“Focused Deterrence” To Target Gun Violence–Mayor In DC To Address Need For Airport Safety

Governor Dannel Malloy today was joined by federal, state and local officials to announce a program to curb gun violence in Connecticut cities. Mayor Bill Finch could not attend the meeting with Malloy. He was in Washington meeting with transportation officials about safety measures at Sikorsky Memorial Airport. The airport is owned by the city, but located in Stratford. Bridgeport officials will host the next public safety forum on Tuesday 6 p.m. at Housatonic Community College. From Mayor Finch:

Mayor Bill Finch released the following statement in support of Governor Malloy’s announcement today regarding the allotment of state criminal justice resources–state police, corrections, probation, parole and prosecutors–to a collaborative effort with federal and local law enforcement officials in the state’s three largest cities to implement a program of “Focused Deterrence” to reduce gun violence:

“One death is one too many; an innocent child caught in the crossfire is unacceptable. We have been working hard in Bridgeport reaching out to the community to keep the lines of communication open to my office and the police department. I support the Governor’s initiative and we will continue to collaborate with state and federal law enforcement officials to stem the tide of illegal guns used in these violent acts,” Mayor Finch said.

Finch added, “I want to thank the Governor for increasing the state’s involvement and allocation of state resources to help our City combat this unacceptably high level of gun violence. Chief Gaudett and I, along with Undersecretary for Criminal Justice Mike Lawlor will be hosting the second of two public safety forums next Tuesday, and we encourage residents to attend to become more involved in this city, and statewide effort to keep guns out of the hands of young people who want to do harm to others. Preventing criminals from illegally obtaining guns and using them is one of the biggest challenges we face as city leaders. Closing the gun show and ‘fire sale’ loopholes would go a long way toward cutting down on the number of illegal firearms that make their way onto our streets. That is why Mayors DeStefano, Segarra and I, along with more than 600 other mayors across the country, all support Mayor Mike Bloomberg’s Mayors Against Illegal Guns coalition.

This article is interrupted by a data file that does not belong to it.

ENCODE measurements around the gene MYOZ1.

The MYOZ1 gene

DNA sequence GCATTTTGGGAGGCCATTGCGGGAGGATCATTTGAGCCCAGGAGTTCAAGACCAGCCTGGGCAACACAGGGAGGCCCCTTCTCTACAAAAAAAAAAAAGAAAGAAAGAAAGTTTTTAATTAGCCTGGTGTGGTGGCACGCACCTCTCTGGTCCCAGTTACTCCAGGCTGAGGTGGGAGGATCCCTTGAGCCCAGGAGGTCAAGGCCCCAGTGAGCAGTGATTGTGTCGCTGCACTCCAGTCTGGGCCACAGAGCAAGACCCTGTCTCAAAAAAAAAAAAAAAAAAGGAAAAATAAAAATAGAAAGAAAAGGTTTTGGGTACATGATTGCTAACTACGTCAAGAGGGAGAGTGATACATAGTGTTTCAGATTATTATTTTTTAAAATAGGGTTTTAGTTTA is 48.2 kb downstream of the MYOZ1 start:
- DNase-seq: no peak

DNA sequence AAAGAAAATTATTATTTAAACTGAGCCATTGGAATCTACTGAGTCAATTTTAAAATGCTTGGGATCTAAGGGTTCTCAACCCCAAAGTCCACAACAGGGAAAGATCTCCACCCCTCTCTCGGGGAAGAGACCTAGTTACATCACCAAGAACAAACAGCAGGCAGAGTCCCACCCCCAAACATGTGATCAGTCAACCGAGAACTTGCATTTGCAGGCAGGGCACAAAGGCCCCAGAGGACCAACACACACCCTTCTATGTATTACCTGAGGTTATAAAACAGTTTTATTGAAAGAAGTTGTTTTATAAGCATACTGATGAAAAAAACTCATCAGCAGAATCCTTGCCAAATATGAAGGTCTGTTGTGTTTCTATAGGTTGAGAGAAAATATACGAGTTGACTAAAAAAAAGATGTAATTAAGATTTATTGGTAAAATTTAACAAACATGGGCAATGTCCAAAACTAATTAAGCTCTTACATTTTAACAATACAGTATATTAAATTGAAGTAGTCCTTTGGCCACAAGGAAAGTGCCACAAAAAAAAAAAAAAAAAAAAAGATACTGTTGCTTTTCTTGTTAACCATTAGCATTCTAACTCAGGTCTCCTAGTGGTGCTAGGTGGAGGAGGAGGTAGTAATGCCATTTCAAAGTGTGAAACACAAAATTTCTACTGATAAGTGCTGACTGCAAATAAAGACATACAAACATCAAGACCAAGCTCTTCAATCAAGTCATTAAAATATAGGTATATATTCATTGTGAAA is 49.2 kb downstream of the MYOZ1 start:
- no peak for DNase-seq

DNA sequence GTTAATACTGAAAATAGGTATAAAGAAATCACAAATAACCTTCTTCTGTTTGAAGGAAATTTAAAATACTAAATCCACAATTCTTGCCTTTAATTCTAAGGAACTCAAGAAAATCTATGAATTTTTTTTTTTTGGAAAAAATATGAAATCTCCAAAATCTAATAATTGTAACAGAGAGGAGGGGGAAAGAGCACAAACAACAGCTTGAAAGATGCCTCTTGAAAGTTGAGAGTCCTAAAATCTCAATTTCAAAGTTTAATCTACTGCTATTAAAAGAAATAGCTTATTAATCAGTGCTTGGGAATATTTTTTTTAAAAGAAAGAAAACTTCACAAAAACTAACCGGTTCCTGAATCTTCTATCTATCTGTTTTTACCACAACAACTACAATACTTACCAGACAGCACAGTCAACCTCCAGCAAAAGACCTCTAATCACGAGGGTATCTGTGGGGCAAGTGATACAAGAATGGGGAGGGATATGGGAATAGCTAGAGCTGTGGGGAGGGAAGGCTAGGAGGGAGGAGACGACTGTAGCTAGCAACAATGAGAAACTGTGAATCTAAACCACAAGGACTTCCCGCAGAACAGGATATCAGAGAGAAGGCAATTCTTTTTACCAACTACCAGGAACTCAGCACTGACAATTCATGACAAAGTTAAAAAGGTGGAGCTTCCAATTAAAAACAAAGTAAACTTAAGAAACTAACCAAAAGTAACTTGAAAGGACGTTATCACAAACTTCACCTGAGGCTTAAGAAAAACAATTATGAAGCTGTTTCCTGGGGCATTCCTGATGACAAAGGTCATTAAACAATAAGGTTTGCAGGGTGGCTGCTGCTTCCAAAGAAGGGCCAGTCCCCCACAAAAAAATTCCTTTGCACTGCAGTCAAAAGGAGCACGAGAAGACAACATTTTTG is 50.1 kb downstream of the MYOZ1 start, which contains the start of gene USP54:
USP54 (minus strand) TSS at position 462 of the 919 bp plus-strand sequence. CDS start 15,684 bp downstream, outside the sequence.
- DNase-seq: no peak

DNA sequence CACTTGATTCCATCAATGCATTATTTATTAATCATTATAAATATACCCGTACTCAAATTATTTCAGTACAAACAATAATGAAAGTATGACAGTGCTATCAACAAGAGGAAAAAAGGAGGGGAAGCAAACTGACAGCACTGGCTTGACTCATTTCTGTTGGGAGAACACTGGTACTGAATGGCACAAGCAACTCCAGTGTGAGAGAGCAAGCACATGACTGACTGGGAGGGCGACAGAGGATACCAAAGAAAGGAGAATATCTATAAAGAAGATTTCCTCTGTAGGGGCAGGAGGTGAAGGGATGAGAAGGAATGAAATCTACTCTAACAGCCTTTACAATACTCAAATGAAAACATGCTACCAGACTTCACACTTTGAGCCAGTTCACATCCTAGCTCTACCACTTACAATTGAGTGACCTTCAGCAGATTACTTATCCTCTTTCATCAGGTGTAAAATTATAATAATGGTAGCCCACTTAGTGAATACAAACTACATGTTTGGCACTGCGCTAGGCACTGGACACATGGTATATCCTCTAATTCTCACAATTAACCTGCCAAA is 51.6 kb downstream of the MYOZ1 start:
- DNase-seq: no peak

“I look forward to working collaboratively with the Governor and the other big-city Mayors–DeStefano and Segarra–and their law enforcement officials, to share ideas and strategies that will engage the community and help break down the walls of distrust between officials and community members.”

Mayor Finch was unable to attend the Governor’s press conference due to a previously scheduled meeting in Washington, D.C., with Transportation Secretary Ray LaHood, CT Department of Transportation Commissioner James Redicker and Stratford Mayor John Harkins regarding the need to move forward on needed safety improvements at Sikorsky Memorial Airport. Currently, these life-saving improvements are being opposed by the Town of Stratford. The Mayor was represented at today’s news conference by Bridgeport Police Chief Joseph L. Gaudett and Tyrone McClain, Director of Legislative Affairs for the City.

The City will host the second of two public safety roundtable forums on Tuesday, June 26 at 6 p.m., in Beacon Hall at Housatonic Community College, 900 Lafayette Blvd., Bridgeport, CT.



  1. Should we lament the Mayor being out of town and missing out on joining the Governor in criticizing the high level of gun violence in the community? Perhaps we should. Because guns on the streets have left far more dead than any equivalent public safety threat at the Airport. Maybe he is asking for more money from the Feds, some help in negotiating with Stratford, or maybe a fast process for shutting down a deficit-running City operation. Who could possibly guess what he is up to?

    Of course the Mayor has spent time and trips in the past to Hartford, Washington and other communities. And when he returns he sometimes has money commitments (that sometimes have serious consequences). Sometimes he has negotiated for more room or time to do his thing for a year or two and then get around to the public thing, like Pension Plan A. Other times he has plans set to frustrate the election process and set up a path to more personal power as Mayor like last July 7th’s BOE action proved. And at other times he has just used old election funds for a good-time junket with friends. Who could object? Remember, a Mayor is people, too.

    Well maybe the people have some bottom-up ideas about increasing public safety in Bridgeport! Time will tell.